Detachable Modular Unit Mounts

All rigs shown so far are suitable for suspension from kites, balloons, and blimps. Such free-swinging mounts are useful to counterbalance sudden movements or vibrations of a platform, but a firmer attachment of the camera may offer more stability for slow as well as fast platforms. An alternative combining the advantages of both detachable and fixed mounts are semi-fixed modular units where the complete camera mount is quick-connected with the platform.

The hot-air blimp presented in Chapter 8 is operated by a burner system suspended from a metal frame that offered itself as a receptacle for such a plug-in camera unit. Both single-camera (SLR or medium-format type) and doublecamera cradles can be used (Figs. 7-13 and 7-14). The double-camera system may be used for multispectral imagery or different focal lengths. The cradle, which also supports a small video camera downlinked to a portable display, is suspended from a vibration-damped cardan joint fixed to a 360° radio-controlled turntable. This rotatable camera mounting is necessary because the blimp always aligns itself with the wind direction but the desired image orientation on the ground may be different. Polystyrene balls are fixed to the ends of two aluminum wires and are fastened to the camera cradle so they protrude from the protection box parallel to the long image axis (see also Fig. 8-17). These "direction signs'' are quite visible from the ground even at high flying heights. This is particularly important if the same area needs to be photographed repeatedly in a multi-annual monitoring.

The cameras are protected by an open box or basket, which is inserted into the burner frame like an upside-down

FIGURE 7-13 Upside-down view of a box-type camera mount built from aluminum and polystyrene, designed as a plug-in module for the hot-air blimp presented in Chapter 8. V, video camera as navigation aid; T, pan-servo turntable; P, plug establishing connection to the batteries and radio receiver (see Fig. 7-15). Mounting system built by the technical workshop staff of Trier University's Faculty of Geography and Geoscience.

FIGURE 7-13 Upside-down view of a box-type camera mount built from aluminum and polystyrene, designed as a plug-in module for the hot-air blimp presented in Chapter 8. V, video camera as navigation aid; T, pan-servo turntable; P, plug establishing connection to the batteries and radio receiver (see Fig. 7-15). Mounting system built by the technical workshop staff of Trier University's Faculty of Geography and Geoscience.

FIGURE 7-14 Camera mount similar to Figure 7-13, but for a doublecamera system with simultaneous image capture (small video camera may be attached to the left side of the rig). Note the two aluminum booms indicating the orientation of the image format to the photographer on the ground. Basket box made from plywood, wicker, and aluminum. Mounting system originally built by GEFA-Flug GmbH, with extensive modifications by the technical workshop staff of Frankfurt University's Faculty of Geoscience and Geography.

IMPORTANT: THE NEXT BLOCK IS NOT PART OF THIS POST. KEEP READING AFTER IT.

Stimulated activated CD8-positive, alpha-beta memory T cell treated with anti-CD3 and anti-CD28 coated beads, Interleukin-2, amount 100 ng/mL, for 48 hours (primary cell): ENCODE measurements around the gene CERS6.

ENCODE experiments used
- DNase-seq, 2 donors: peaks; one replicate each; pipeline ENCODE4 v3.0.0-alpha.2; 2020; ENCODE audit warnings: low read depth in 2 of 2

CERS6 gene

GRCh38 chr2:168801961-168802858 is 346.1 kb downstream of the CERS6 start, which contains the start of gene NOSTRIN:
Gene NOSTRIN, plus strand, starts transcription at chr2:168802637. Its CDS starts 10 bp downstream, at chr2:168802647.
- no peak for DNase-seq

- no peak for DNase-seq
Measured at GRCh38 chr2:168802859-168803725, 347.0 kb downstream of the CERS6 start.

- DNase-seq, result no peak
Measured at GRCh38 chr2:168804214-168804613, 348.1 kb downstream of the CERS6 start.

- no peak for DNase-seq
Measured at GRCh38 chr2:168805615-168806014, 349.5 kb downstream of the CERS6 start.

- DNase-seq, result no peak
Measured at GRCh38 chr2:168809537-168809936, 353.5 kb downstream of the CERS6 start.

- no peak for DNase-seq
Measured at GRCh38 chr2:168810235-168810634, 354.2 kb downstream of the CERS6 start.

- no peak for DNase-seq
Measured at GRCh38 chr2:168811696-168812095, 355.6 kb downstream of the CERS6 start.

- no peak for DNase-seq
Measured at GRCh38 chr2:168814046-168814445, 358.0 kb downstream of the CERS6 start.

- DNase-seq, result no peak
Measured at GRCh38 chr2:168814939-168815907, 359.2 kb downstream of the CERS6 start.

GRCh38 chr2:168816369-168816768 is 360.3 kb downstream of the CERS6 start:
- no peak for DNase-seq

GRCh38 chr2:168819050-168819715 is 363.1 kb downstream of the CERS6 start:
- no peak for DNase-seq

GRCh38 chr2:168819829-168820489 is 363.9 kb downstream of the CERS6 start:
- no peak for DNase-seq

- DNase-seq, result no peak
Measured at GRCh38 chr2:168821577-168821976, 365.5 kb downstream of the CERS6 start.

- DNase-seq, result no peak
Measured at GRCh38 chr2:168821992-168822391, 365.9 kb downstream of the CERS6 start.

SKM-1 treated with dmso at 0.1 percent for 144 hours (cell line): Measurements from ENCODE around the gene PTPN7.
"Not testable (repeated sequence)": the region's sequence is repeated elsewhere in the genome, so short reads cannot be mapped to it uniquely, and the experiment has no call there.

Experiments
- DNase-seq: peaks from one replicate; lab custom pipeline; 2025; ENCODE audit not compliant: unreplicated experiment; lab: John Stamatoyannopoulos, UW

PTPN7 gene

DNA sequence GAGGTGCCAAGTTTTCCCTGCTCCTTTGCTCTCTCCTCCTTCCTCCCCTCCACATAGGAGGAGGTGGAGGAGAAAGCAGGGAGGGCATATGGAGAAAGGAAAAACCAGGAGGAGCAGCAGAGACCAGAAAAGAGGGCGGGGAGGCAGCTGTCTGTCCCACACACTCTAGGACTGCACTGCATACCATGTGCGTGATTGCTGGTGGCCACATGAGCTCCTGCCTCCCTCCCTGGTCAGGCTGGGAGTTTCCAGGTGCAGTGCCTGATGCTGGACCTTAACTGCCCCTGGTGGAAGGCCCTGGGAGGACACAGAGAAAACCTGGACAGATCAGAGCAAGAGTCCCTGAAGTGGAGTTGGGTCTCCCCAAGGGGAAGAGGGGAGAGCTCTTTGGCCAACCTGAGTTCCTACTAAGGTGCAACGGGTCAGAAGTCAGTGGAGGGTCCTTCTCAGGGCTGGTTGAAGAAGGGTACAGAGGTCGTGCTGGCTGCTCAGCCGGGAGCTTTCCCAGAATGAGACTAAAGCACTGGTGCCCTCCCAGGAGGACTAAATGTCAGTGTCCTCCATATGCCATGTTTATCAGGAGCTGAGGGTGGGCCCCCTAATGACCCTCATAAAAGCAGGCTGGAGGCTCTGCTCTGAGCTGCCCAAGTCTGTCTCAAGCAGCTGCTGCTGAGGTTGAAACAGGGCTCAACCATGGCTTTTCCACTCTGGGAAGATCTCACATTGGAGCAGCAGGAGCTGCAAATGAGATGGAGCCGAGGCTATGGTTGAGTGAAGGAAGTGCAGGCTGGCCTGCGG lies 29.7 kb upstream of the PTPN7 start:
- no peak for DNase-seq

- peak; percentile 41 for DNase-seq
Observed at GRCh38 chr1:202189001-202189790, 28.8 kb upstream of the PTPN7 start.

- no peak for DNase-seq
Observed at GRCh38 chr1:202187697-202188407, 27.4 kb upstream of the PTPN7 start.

FIGURE 7-14 Camera mount similar to Figure 7-13, but for a doublecamera system with simultaneous image capture (small video camera may be attached to the left side of the rig). Note the two aluminum booms indicating the orientation of the image format to the photographer on the ground. Basket box made from plywood, wicker, and aluminum. Mounting system originally built by GEFA-Flug GmbH, with extensive modifications by the technical workshop staff of Frankfurt University's Faculty of Geoscience and Geography.

FIGURE 7-15 The camera mount unit, secured by a locking pin, slides into rails fixed to the blimp burner frame, plugging into the battery and radio receiver connection.

FIGURE 7-16 Simple gimbal mount for a free-flying paraglider with combustion engine. R, pivoting axis in flight direction (roll); N, brackets swinging in flight direction (nick); A, oil-pressure shock absorbers; S, shutter-trigger microservo; M, motor. Drone frame and mount built by ABS Aerolight Industries, photo by V. Butzen and G. Rock.

FIGURE 7-16 Simple gimbal mount for a free-flying paraglider with combustion engine. R, pivoting axis in flight direction (roll); N, brackets swinging in flight direction (nick); A, oil-pressure shock absorbers; S, shutter-trigger microservo; M, motor. Drone frame and mount built by ABS Aerolight Industries, photo by V. Butzen and G. Rock.

cupboard drawer (Fig. 7-15). When pushed home, a plug establishes connection to the batteries and radio receiver. Owing to the recessed and protected camera position, oblique images are not possible with this mount, which is specially designed for vertical imagery. The verticality of the weight-balanced cradle is guaranteed by gravity. Here, also, the great advantages of the detachable mount are the lower risk for the camera system during the launching and landing phases (the camera mount unit is attached and removed when the blimp is floating just 1-2 m above the ground) and the possibility of quick removal for changing exposure settings, film, memory card, or lenses.

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